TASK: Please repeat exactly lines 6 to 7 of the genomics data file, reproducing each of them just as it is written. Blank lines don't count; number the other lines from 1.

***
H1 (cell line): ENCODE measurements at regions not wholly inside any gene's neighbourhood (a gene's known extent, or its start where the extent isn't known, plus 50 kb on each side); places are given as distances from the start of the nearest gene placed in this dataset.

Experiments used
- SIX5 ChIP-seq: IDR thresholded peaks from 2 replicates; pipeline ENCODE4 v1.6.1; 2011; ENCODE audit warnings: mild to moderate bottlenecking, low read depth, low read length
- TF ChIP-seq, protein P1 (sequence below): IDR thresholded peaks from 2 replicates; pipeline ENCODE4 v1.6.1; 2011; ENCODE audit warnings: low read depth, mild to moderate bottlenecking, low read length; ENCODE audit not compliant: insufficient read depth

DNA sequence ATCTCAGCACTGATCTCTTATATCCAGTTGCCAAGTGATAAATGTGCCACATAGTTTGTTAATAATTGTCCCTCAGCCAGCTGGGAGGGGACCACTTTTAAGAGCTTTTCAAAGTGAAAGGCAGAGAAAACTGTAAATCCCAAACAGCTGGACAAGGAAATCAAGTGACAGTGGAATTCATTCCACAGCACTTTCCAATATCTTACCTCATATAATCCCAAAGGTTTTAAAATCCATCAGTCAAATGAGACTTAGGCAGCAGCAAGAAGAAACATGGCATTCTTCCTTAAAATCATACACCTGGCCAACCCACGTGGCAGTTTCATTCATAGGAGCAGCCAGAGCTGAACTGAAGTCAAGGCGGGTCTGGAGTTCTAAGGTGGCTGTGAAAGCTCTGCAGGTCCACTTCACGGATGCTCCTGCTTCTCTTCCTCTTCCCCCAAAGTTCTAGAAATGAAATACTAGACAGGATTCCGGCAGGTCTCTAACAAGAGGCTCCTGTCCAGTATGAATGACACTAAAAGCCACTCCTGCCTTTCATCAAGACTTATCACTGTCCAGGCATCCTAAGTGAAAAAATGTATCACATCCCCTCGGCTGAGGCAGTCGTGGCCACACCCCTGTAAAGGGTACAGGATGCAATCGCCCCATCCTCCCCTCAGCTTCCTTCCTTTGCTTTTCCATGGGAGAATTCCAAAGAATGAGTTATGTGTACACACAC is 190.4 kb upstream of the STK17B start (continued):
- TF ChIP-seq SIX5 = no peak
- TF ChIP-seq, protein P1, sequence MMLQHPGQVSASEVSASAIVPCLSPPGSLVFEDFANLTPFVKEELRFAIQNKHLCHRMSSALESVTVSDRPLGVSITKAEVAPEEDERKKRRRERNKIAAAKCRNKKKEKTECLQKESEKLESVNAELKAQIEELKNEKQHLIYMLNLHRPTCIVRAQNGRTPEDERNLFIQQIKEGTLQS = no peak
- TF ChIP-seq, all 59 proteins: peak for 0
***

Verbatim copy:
- TF ChIP-seq SIX5 = no peak
- TF ChIP-seq, protein P1, sequence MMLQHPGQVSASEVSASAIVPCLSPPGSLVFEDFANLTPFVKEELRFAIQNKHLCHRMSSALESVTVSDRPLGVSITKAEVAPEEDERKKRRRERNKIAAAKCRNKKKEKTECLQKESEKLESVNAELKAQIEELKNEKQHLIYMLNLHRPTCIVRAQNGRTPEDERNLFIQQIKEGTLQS = no peak